Jack Baddeley

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The Honourable
Jack Baddeley
JohnMarcusBaddeley.jpg
2nd Deputy Premier of New South Wales
In office
16 May 1941 – 8 September 1949
Premier William McKell
James McGirr
Preceded by Sir Michael Bruxner
Succeeded by Joseph Cahill
Personal details
Born (1881-11-20)20 November 1881
Burslem, Staffordshire, United Kingdom
Died 1 July 1953(1953-07-01) (aged 71)
Darlinghurst, New South Wales, Australia

John Marcus Baddeley (20 November 1881 – 1 July 1953) was an Australian politician and member of the New South Wales Legislative Assembly from 25 March 1922 to 8 September 1949.

Early life[edit]

Baddeley was born in Burslem, Staffordshire, England and migrated to Australia with his family at the age of two. He was educated at Merewether public school, but left at eleven to do odd jobs in the Glebe colliery near Merewether and then worked as a coal miner. He married Harriet Churchill in 1902 and they had two sons and three daughters. He moved to Cessnock in 1908 to work at Neath Colliery and later at Aberdare Extended Colliery. He became a cricketer, first-grade footballer and militant socialist trade union leader. He was a councillor of Cessnock Shire from January until October 1914 and was the first president of Australian Coal and Shale Employees Federation from 1915 until 1922.[1][2]

Political career[edit]

Baddeley was the Australian Labor Party member for Newcastle from 1922 to 1927 and member for Cessnock from 1927 until 1949. He was Secretary for Mines and Minister for Labour and Industry in the first (June 1925 to October 1927) and second Lang governments (November 1930 to May 1932). He supported Lang during the Labor factionalism of the 1930s, but he supported McKell's election as leader in 1939.[2]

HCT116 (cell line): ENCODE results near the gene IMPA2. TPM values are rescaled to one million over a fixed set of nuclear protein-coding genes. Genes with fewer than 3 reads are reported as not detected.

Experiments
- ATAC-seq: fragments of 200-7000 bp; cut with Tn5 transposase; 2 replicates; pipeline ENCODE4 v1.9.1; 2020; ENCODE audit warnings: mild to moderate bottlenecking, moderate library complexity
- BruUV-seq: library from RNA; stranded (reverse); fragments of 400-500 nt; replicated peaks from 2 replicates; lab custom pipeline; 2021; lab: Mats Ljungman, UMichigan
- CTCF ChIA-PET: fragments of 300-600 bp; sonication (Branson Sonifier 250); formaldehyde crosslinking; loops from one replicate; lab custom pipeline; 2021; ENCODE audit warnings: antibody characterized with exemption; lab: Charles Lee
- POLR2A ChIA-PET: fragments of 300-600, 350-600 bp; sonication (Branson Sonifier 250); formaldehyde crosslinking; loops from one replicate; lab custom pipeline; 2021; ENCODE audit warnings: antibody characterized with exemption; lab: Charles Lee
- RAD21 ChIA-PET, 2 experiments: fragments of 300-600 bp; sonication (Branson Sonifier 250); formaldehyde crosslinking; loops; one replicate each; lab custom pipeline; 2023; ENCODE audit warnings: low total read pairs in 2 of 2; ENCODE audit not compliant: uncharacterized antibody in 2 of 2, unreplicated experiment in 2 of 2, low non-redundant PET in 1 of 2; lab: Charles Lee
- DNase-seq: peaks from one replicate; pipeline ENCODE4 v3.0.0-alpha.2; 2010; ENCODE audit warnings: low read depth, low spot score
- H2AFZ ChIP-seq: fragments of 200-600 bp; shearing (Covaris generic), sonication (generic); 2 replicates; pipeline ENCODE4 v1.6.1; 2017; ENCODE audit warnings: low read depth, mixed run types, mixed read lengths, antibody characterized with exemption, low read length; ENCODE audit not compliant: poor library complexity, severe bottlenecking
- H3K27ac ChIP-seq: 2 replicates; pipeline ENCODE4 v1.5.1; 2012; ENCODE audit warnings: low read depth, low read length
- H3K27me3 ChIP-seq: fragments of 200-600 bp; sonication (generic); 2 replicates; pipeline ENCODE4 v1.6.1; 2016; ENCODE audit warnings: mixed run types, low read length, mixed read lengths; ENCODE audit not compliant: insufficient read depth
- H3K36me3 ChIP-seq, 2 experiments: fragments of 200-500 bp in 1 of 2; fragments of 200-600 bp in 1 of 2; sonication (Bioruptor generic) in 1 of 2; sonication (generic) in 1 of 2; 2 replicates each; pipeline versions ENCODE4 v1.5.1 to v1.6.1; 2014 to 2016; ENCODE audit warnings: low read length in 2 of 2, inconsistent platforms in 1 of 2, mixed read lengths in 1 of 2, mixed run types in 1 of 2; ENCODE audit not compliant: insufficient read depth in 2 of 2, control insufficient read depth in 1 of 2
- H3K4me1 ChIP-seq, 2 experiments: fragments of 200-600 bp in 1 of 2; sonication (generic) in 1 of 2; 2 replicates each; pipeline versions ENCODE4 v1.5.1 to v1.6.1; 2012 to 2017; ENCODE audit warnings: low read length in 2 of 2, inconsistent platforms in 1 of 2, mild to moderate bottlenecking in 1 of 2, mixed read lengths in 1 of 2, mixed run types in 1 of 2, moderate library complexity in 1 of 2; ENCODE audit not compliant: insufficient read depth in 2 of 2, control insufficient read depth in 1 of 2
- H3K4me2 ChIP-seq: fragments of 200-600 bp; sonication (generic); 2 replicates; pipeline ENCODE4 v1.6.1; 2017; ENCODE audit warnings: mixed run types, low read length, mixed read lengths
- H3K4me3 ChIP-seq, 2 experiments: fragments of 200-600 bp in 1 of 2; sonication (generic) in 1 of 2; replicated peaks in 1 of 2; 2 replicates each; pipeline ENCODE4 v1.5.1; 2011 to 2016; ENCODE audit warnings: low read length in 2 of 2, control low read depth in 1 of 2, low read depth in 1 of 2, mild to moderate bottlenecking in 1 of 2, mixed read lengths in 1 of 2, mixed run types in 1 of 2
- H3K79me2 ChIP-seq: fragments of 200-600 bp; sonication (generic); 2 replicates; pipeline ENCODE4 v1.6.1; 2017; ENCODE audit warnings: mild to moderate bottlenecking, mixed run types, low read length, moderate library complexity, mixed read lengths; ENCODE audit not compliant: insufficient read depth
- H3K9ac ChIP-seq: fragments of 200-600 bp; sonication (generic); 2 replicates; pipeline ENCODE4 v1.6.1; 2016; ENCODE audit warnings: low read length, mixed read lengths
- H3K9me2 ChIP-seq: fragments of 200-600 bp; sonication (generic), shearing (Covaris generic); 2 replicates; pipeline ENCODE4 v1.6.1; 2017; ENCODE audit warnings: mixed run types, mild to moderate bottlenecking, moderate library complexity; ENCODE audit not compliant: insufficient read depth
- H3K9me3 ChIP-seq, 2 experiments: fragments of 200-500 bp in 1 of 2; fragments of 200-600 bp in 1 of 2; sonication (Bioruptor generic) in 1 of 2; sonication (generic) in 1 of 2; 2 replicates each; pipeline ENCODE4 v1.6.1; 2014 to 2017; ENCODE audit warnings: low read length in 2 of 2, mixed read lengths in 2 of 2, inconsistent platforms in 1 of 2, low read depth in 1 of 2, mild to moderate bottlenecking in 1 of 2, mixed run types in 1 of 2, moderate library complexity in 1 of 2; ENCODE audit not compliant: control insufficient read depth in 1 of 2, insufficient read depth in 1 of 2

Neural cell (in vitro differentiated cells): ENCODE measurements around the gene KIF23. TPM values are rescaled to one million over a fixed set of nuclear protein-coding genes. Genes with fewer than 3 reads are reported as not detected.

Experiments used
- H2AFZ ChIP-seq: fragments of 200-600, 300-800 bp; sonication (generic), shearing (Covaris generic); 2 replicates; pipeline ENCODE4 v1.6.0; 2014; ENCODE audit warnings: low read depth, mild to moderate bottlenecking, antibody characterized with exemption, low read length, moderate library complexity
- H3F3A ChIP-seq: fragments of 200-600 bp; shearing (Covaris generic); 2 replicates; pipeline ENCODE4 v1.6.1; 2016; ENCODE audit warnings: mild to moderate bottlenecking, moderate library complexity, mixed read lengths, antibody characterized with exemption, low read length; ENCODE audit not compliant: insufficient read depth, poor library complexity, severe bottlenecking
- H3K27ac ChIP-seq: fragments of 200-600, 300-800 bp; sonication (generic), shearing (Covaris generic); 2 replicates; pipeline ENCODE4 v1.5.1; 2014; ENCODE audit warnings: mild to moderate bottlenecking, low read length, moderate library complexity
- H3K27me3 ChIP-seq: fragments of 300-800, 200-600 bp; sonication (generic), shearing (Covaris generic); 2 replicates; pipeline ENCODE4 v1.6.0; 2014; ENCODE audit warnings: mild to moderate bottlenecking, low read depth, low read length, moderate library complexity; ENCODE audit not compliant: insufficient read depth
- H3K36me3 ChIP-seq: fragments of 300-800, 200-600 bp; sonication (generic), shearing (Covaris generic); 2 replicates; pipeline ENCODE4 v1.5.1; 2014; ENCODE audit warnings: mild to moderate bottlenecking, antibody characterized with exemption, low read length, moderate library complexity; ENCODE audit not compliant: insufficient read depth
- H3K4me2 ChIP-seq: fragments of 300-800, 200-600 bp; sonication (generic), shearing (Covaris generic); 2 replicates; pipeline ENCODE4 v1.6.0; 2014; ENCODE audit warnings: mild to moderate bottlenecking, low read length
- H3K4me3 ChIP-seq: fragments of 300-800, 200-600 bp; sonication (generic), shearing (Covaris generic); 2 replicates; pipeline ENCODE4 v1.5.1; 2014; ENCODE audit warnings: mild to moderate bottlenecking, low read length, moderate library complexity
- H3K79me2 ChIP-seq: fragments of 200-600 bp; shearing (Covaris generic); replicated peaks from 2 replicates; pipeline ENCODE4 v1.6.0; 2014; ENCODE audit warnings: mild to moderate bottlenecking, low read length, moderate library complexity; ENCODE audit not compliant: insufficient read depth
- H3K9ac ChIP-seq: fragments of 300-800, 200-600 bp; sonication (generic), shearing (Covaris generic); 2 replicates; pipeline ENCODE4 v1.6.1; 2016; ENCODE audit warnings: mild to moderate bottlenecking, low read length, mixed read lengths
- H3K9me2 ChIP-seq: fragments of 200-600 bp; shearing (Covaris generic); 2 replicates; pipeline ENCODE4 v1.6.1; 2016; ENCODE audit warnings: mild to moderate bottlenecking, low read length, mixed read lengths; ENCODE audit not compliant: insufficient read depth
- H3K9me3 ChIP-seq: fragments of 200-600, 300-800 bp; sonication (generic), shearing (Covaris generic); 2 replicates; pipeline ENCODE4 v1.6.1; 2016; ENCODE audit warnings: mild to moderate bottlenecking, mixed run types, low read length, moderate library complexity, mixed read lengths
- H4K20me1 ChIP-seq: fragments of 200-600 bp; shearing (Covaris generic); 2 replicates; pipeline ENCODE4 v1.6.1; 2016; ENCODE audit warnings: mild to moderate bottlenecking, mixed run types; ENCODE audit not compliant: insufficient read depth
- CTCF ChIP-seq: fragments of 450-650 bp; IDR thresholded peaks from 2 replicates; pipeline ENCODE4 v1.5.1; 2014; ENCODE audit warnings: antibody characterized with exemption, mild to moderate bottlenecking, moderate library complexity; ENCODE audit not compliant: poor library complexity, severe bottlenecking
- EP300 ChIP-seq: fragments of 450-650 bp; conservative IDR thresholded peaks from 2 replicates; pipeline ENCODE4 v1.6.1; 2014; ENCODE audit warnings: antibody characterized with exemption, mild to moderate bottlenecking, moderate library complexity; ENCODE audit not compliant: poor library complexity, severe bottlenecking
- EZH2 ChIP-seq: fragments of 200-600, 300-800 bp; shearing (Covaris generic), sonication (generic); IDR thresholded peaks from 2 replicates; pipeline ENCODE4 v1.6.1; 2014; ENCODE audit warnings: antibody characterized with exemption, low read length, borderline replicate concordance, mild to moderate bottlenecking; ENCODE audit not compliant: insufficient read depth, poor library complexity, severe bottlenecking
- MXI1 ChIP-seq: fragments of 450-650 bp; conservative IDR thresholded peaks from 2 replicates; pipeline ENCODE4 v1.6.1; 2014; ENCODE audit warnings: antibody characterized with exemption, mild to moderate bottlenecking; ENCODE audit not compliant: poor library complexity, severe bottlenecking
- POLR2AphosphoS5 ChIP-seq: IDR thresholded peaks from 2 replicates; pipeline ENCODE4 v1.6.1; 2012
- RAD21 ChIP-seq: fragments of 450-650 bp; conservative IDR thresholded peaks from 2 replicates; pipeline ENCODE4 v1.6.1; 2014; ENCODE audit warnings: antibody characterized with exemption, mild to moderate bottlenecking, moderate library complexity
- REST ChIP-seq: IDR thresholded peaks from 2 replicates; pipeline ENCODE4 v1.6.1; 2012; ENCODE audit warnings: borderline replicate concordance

He was Deputy Premier, Colonial Secretary and Secretary for Mines in the McKell and McGirr governments from May 1941 until his retirement in September 1947, Minister for National Emergency Services from June 1944 to his retirement and Minister for Labour and Industry and Social Welfare from October 1947 to March 1948. He was acting Premier from August to December 1948, when he had a heart attack.[1]

Baddeley was chairman of State Coal Mine Authority from his retirement until his death of cerebrovascular disease at St Luke's Hospital in the Sydney suburb of Darlinghurst, survived by his wife, two sons and three daughters.[2]

References[edit]

  1. ^ a b "Mr John Marcus Baddeley (1881–1953)". Members of Parliament. Parliament of New South Wales. Retrieved 28 February 2010. 
  2. ^ a b c Farrell, Frank. "Baddeley, John Marcus (1881–1953)". Australian Dictionary of Biography. Australian National University. Retrieved 6 May 2007. 
Parliament of New South Wales
Preceded by
John Estell
Member for Newcastle
1922–1927
With: Connell, Cromarty/Booth, Murray, Skelton
Succeeded by
Peter Connolly
New district Member for Cessnock
1927–1949
Succeeded by
John Crook
Political offices
Preceded by
John Fitzpatrick
Secretary for Mines
1925–1927
Succeeded by
Frank Chaffey
Preceded by
Ernest Farrar
Minister for Labour and Industry
1925–1927
Succeeded by
Ernest Farrar
Preceded by
Reginald Weaver
Secretary for Mines
1930–1932
Succeeded by
Frank Chaffey
Preceded by
Ernest Farrar
Minister for Labour and Industry
1930–1932
Succeeded by
John Dunningham
Preceded by
Sir Michael Bruxner
Deputy Premier of New South Wales
1941–1949
Succeeded by
Joseph Cahill
Preceded by
Alwyn Tonking
Colonial Secretary of New South Wales
1941–1949
Succeeded by
James McGirr
Preceded by
Roy Vincent
Secretary for Mines
1941–1949
Preceded by
Bob Heffron
Minister for National Emergency Services
1944 – 1949
Preceded by
Hamilton Knight
Minister for Labour and Industry and Social Welfare
1947–1948
Succeeded by
Frank Finnan
Party political offices
Preceded by
????
Deputy Leader of the Labor Party in New South Wales
1923 – 1949
Succeeded by
Joseph Cahill